West Virginia Spring Football 2016 Quarterbacks Preview

As the first open practice of West Virginia's spring football season nears, we conclude our previews of the Mountaineers in the early months of 2016 with a look at the quarterbacks.

DEPARTURES

None. No graduations, no transfers of scholarship QBs. In today's landscape of shifting rosters, that's something of a rarity. It's also a factor that should help West Virginia build its depth at the position this spring and fall, as every QB that was in the picture last year, including walk-on Austin Hensley, is slated to be back.

REDSHIRTS RISING

There's an old adage that says the backup quarterback is the most popular guy on the team. If that's true, then it also extends to redshirts who haven't seen game action yet. This past year, that title went to Chris Chugunov, who earned some praise from coaches for his early showings in practice. Of course, without any public demonstrations, such evaluations tend to balloon out of control. That, in turn, can reflect unfairly on the players in question when they don't turn out to be All-Americans in their first ten snaps.

We're attempting to avoid all that here, and will stick with what we see in the spring. Chugunov likely sees a path to reaching the backup spot, given the position-dabbling of William Crest and David Sills, but there will be plenty of time for each, according to head coach Dana Holgorsen. Holgorsen noted that his program did a study of the number of live reps run during practices a year ago, and that the Mountaineers were only outpaced by one other school. Holgorsen also noted that there were no changes planned for the way in which WVU runs its practices, so everyone, including Chugs, should have the chance to who their abilities.

Heading into some of the live scrimmage work, Chugunov probably has the best arm strength of any of the quarterbacks, but that's just one part of the array of abilities that make up successful players at the position. Sills, who should be included in this redshirt freshman look, as he did more at receiver than behind center last year, will also have much to prove. One thing to watch there is his throwing motion, which wasn't the smoothest in the world a year ago.

NEWCOMERS

Cody Saunders played for a small school in the big pond of Florida high school football, so when he wasn’t ID’ed as one of the premier recruits in the state, many observers began tossing around the same old tired assessments: "Too small, no competition, no chance." Whether or not Saunders mounts a challenge to the starting quarterback job remains to be seen, and we certainly won’t see that answered this spring, but immediately dismissing a player for reasons such as the size of the school he played for is ridiculous – just as it would be for those making the step from small colleges to the NFL. There are plenty such players dotting pro rosters, and the same logic applies to the college level.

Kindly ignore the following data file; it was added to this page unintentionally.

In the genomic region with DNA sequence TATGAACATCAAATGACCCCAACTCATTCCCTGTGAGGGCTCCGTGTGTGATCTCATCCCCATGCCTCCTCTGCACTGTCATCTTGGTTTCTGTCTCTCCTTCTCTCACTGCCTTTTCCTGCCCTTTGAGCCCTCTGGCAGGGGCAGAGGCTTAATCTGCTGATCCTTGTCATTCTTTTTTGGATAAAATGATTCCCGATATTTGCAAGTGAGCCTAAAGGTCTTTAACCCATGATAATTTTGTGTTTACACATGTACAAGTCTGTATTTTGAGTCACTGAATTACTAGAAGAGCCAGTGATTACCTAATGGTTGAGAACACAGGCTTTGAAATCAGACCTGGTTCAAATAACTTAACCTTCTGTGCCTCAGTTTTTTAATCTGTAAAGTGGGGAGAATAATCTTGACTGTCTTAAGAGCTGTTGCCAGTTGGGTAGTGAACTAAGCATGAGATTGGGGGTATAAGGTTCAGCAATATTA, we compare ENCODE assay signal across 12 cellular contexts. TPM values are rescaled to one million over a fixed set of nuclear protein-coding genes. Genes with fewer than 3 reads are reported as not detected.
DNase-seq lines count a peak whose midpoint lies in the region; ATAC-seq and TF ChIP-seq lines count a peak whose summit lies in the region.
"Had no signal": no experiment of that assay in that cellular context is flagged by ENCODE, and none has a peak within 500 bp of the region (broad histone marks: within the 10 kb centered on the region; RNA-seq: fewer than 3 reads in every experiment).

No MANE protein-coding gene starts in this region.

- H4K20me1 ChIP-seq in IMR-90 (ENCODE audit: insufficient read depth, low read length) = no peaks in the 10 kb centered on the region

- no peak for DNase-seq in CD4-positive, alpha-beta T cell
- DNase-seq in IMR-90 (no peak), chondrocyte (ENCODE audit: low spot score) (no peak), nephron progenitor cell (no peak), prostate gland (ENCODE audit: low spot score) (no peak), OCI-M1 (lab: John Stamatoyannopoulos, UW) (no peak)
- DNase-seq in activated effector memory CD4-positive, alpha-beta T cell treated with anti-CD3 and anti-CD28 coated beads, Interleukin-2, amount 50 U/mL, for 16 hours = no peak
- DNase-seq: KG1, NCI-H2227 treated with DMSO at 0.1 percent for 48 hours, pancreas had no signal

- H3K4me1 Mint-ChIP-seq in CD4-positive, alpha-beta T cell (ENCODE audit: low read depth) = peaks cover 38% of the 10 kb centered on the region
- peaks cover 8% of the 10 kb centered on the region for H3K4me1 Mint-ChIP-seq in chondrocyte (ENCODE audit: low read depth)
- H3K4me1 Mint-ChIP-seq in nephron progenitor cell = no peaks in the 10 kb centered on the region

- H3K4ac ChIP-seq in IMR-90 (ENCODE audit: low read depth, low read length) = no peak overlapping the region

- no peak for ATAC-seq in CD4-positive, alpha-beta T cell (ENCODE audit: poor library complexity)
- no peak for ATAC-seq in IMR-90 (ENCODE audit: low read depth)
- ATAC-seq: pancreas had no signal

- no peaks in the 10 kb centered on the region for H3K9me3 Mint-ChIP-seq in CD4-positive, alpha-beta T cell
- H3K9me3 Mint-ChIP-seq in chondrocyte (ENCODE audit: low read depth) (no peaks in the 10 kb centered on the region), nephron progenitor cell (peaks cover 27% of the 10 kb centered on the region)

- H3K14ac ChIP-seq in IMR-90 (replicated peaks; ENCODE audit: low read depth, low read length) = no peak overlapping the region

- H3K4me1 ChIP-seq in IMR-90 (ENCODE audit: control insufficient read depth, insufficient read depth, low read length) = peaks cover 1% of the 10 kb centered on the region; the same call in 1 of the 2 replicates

Saunders is first and foremost a competitor, and one that his team relied on in every game. He was clearly the leader of his high school team, and he produced in the clutch throughout his career. He has both running and passing skills, and is on campus for the spring semester.

That said, it would be a major surprise if Saunders did anything other than redshirt this year. There are simply too many players ahead of him at this point, so this spring, and the season that follows, is expected to be a learning experience for him. One sign to watch for though – if, despite a redshirt, he travels on road trips, that shows the coaching staff believes he has the ability to compete for playing time in 2017, and is getting him acclimated to the procedure on road trips so that won’t be a new issue next year.

HOW IT ALL FITS

Like no other position, observers and fans can latch on to a quarterback and insist that their guy is the best -- and then back him no matter what. That's sort of the nature of the most visible player on the squad, and one that's understandable given the importance of the spot, but it's also an approach that often leads to a discounting of evidence contrary to that personal conclusion. Perhaps there's a bit of that going on here, where predictions of various players grabbing the starting position run rampant. In the end, though, there's no doubt that Skyler Howard has a firm hold on WVU's quarterback position.

That Howard has to improve is without question. He needs to be more consistent and more accurate, especially on medium and deep balls where he tends to overstride, leading to overthrows. But there's no questioning his grasp of the offense or his competitive fire. He's earned the respect of teammates, and it would be a major surprise to see him yield the number one spot. 

Perhaps the most interesting competition to watch, outside of Chugunov's progression, is the use of Sills and Crest. Will one, or both, eventually make a full-time move to another offensive position? For Sills, at least during the spring, the answer is no, although he will get reps at wide receiver too. For Crest, it might be the time to see what he can do as a "slash" guy who could throw a couple of passes, but catch and run with the ball even more. In order for those skills to blossom, though, he and WVU have to commit to putting him in the backfield or in the slot. It's difficult to become a consistent threat at one position which bouncing between a couple.